As bodice-rippers and sensational vulgar novels, the reader of 1935 probably could not have done better than Butterfield 8. Here, O’Hara worked in the “ripped from the headlines” mode, crafting a story loosely based on the life and death of a 1920’s flapper named Starr Faithfull. O’Hara’s heroine is named Gloria Wandrous, and she’s connected with an older businessman named Weston Liggett. Gloria’s family background and sexual history are complicated, and O’Hara seems to have given himself an alter ego in the form of a cub newspaper reporter named Jimmy Malloy. This character seems able to play the role and style of a Yale graduate, but like many of O’Hara’s characters, his aspirations are not matched by his bank account.

As for the story itself, the modern appeal is probably not as resonant to us now as it was to readers in his time. Gloria is 18 years old, wealthy, a New York society girl whose full name suggests she’s a glorious wonder either ready to be enjoyed or to initiate older benefactors into a world of beauty. She’s had three abortions, collected male and female lovers, and basically seems to be an antiquated (even for 1935) throwback to the flapper age, where party girls wore their bobbed hair, short skirts, and “free love” with endless abandon. Consider this opening scene, where Gloria wakes up after a night with married businessman Weston Liggett. Her clothes had been torn, so she helps herself to the wardrobe of her lover’s wife:

“She found two hats, almost identical black felt, in one of the girls’ closets. She put one on. ‘She’ll think she took the other to the country and lost it.’ She was aware of herself as a comic spectacle…”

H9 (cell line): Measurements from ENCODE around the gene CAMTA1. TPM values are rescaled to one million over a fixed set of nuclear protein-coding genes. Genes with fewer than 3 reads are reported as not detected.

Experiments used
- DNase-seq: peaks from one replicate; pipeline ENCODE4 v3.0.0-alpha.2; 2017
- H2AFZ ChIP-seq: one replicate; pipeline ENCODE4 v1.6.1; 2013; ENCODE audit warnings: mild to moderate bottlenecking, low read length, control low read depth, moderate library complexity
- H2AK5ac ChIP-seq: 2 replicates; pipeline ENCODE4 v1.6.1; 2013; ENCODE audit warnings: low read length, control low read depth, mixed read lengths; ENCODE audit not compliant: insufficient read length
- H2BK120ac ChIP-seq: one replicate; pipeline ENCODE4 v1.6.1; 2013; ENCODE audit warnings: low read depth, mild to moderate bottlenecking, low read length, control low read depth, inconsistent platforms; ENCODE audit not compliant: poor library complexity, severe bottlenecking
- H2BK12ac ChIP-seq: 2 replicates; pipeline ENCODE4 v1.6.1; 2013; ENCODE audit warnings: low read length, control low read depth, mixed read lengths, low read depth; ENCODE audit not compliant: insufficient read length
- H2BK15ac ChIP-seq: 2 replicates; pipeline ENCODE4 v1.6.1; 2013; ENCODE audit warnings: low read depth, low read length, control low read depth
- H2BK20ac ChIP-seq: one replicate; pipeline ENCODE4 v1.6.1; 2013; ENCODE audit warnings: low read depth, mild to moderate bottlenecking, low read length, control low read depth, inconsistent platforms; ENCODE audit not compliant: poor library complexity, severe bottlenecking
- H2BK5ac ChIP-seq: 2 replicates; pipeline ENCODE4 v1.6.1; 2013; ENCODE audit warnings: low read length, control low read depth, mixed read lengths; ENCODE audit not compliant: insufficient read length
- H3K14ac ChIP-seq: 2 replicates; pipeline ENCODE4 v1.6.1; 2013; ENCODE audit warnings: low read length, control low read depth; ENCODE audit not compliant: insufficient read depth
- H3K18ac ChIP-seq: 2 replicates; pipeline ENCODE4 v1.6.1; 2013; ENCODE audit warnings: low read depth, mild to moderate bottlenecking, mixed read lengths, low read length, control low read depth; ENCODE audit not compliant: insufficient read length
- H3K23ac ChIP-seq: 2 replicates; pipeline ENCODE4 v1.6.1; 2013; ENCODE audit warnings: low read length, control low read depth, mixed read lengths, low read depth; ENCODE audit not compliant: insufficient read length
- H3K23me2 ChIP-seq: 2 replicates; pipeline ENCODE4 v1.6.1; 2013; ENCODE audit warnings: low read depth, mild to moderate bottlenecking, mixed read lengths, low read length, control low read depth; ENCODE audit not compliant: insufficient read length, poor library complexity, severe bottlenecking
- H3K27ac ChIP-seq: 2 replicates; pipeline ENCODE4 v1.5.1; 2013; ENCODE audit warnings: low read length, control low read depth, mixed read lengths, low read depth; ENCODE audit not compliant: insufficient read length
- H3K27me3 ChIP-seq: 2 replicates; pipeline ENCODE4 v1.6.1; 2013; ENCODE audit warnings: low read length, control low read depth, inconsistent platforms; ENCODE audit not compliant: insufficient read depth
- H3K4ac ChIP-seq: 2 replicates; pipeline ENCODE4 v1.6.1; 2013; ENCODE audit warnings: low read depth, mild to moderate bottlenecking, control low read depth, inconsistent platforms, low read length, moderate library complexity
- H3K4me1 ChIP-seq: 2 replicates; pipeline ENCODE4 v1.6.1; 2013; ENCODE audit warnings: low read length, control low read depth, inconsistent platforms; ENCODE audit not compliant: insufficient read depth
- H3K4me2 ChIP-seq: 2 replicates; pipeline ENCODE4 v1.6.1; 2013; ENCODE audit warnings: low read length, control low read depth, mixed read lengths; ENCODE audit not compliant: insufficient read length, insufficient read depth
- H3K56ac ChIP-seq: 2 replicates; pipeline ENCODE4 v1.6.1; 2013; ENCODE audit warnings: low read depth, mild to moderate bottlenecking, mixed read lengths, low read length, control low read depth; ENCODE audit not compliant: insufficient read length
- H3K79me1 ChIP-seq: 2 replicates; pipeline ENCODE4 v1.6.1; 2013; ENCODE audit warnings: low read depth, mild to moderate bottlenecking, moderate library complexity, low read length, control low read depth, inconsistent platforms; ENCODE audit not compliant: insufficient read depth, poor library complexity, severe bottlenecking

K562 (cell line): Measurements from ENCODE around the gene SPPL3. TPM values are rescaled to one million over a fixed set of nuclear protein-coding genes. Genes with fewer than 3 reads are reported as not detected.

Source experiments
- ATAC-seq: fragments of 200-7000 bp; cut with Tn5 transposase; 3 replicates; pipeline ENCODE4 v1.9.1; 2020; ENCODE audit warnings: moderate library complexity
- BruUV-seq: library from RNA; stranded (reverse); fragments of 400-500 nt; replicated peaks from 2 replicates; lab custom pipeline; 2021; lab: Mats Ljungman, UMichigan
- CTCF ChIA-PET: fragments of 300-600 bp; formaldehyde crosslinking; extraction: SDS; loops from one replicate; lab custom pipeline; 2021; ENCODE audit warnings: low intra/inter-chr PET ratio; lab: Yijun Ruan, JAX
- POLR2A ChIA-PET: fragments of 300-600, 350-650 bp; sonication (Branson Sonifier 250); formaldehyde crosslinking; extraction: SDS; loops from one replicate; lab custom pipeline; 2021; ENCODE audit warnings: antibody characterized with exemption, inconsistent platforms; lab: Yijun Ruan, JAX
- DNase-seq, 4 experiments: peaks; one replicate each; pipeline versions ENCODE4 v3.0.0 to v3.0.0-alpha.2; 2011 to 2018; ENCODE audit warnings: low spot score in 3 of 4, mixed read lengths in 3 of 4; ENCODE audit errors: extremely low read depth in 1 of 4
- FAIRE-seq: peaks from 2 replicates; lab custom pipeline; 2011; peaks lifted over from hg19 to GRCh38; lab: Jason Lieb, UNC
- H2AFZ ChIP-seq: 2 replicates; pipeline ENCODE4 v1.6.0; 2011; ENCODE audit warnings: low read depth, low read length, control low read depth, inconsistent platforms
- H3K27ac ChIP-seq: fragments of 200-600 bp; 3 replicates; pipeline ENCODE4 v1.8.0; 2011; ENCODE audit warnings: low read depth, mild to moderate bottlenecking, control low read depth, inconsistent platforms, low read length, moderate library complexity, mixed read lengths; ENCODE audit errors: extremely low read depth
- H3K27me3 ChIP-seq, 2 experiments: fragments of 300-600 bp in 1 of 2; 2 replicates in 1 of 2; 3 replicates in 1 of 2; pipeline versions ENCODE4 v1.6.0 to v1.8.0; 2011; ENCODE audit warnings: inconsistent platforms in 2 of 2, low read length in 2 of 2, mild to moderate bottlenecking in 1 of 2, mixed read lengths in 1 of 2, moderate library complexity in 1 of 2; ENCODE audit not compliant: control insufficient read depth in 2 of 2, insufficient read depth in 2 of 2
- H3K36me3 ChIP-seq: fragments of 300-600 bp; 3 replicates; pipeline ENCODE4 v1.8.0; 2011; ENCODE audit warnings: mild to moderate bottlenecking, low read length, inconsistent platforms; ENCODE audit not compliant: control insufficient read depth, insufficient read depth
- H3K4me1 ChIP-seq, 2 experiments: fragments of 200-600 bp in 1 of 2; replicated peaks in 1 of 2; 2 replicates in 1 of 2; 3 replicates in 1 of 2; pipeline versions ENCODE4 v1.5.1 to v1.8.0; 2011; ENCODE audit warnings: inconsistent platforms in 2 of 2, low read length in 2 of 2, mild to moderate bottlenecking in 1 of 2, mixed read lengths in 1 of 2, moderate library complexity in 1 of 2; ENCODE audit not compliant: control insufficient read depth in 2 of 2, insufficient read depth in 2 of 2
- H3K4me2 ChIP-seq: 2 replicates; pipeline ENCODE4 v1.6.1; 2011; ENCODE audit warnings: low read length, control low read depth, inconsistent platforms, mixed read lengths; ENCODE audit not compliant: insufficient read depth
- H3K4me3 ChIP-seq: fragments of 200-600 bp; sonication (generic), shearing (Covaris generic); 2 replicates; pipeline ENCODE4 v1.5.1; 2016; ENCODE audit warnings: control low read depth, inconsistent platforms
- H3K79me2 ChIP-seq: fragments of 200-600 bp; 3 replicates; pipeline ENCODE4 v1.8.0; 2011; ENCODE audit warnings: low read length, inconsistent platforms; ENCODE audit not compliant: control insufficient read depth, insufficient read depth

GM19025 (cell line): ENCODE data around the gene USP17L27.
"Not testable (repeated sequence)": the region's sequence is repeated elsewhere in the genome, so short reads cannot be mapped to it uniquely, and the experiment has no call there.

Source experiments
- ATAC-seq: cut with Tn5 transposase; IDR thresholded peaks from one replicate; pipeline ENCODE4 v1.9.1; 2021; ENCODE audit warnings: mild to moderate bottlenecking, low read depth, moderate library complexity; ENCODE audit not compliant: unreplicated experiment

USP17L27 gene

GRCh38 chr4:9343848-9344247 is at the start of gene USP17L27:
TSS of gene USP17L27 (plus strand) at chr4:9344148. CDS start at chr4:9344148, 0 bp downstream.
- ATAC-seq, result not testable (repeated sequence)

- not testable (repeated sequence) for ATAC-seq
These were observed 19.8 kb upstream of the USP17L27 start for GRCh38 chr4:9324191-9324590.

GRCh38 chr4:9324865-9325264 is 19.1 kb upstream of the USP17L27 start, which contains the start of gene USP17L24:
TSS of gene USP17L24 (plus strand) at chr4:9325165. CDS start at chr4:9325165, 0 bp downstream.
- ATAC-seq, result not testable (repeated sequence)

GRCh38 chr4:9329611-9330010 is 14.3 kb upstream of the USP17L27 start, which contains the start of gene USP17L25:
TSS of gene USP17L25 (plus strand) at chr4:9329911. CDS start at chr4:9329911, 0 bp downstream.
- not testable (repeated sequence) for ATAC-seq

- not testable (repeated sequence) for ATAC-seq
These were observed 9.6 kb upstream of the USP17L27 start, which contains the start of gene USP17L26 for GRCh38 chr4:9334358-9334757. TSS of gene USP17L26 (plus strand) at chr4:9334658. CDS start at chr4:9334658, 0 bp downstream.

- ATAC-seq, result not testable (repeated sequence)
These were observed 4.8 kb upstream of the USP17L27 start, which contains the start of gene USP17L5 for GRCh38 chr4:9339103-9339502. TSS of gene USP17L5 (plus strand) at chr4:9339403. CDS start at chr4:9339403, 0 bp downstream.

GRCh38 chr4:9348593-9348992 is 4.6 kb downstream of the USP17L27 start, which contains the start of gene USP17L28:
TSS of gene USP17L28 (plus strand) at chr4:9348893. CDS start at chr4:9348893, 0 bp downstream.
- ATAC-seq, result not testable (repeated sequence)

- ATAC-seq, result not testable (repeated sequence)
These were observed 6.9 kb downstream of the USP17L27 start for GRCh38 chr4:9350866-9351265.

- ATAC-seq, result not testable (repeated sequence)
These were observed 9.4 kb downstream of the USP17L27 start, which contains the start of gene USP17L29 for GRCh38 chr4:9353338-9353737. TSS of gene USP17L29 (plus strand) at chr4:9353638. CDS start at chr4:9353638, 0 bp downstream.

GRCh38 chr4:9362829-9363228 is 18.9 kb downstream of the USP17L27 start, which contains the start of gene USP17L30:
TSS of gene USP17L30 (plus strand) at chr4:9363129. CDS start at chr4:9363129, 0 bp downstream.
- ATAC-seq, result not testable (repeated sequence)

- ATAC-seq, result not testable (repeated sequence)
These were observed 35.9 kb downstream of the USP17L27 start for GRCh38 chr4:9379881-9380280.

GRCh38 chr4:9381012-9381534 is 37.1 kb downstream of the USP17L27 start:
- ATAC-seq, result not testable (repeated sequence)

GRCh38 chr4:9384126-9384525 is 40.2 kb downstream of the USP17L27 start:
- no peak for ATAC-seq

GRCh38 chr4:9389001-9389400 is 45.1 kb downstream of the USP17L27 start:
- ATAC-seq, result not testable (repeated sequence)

Gloria is effective as a party girl for her time, but her recklessness has not aged well into the 21st century. Today, she seems tame, like a caricature of Paris Hilton from her 2003 TV show The Simple Life, desperately posturing to find a place in a world she sees as beneath her contempt. She (and the novel itself) are best seen as historical curios. Gloria lives for sex, fashion, and drinking. Consequently, her tragic ending (which we can certainly see moments after starting) does not have much effect on us now. It’s irresponsible as readers to always expect sympathetic characters, but it helps to have somebody with whom we can connect.

We can connect with Eddie, the working class writer, who seems to be attracted to Gloria for more reasons than her body. He has his moments, but O’Hara seems to just be providing this character as an obligatory move, to placate those of us who want more than just to enter the lives of unlikable people doing despicable things. The 1960 film version, starring Elizabeth Taylor, is overshadowed by the real-life medical ailments of its star. Taylor fell deathly ill after shooting the film and won an Academy Award for her efforts. Whether she was rewarded for her suffering, or her apparent affair with co-star Eddie Fisher on the set of this film, Butterfield 8 is more literary history from a distant past than a substantial and meaningful piece of American literature with staying power.

Hope of Heaven (1938) brings back writer James Molloy, the only sympathetic character from Butterfield 8. Molloy is employed rewriting Hollywood scripts, stories that don’t mean much or provide anything save for a means to an end. Hope of Heaven is more of a novella than anything else, but the voice (Molloy’s) is effective and we are drawn into the cynical mindset of our hero. He’s stuck in his office, reading Hollywood trade newspapers, listening to “…the sound of the dynamo or the generator or whatever…That sound never let up, and if you let yourself listen to it it had the effect of the dentist’s drill…That sound is in every studio that I ever worked in…”